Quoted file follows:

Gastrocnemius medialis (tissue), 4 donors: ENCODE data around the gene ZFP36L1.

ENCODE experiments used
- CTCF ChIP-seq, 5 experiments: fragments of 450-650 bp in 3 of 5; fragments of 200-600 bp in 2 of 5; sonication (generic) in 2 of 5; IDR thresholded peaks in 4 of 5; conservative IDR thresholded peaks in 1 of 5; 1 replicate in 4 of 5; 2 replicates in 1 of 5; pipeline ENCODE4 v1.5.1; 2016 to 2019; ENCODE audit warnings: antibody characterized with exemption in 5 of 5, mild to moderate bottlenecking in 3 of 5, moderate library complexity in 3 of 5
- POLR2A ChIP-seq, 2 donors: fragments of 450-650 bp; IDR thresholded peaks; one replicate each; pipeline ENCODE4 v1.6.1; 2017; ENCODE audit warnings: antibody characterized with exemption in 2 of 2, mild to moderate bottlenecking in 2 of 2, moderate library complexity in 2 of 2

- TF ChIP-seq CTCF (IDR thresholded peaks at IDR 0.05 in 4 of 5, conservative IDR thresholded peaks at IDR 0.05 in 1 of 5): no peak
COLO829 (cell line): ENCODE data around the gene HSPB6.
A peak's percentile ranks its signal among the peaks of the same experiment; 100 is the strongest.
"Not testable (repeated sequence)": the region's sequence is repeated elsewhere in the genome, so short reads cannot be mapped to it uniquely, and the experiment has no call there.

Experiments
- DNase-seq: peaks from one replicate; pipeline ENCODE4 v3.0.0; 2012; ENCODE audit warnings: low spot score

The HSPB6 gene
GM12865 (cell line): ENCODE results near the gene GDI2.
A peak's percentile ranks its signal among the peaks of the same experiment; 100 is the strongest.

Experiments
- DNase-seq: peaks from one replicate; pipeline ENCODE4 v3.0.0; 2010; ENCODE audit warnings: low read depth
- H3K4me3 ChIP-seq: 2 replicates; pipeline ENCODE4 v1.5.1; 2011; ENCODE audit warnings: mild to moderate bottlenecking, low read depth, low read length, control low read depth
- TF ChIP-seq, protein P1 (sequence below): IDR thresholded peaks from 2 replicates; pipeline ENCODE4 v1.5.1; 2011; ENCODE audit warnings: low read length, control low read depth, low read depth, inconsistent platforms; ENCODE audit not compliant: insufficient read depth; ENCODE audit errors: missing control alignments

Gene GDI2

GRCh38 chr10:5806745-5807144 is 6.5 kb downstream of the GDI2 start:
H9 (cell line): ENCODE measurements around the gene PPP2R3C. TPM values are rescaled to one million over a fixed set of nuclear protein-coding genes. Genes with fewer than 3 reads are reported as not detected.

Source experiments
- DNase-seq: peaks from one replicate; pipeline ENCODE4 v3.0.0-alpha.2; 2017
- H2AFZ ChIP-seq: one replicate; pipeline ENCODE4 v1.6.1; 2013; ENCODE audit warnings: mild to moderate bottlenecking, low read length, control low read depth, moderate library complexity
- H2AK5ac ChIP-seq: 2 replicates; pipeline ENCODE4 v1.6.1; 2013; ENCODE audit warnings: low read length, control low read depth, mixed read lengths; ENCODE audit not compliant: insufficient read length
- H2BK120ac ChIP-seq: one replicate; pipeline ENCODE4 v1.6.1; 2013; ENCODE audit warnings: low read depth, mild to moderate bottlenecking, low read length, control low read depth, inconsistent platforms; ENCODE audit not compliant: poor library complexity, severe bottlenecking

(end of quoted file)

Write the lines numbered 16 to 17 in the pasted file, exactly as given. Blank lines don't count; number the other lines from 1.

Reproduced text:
- H3K4me3 ChIP-seq: 2 replicates; pipeline ENCODE4 v1.5.1; 2011; ENCODE audit warnings: mild to moderate bottlenecking, low read depth, low read length, control low read depth
- TF ChIP-seq, protein P1 (sequence below): IDR thresholded peaks from 2 replicates; pipeline ENCODE4 v1.5.1; 2011; ENCODE audit warnings: low read length, control low read depth, low read depth, inconsistent platforms; ENCODE audit not compliant: insufficient read depth; ENCODE audit errors: missing control alignments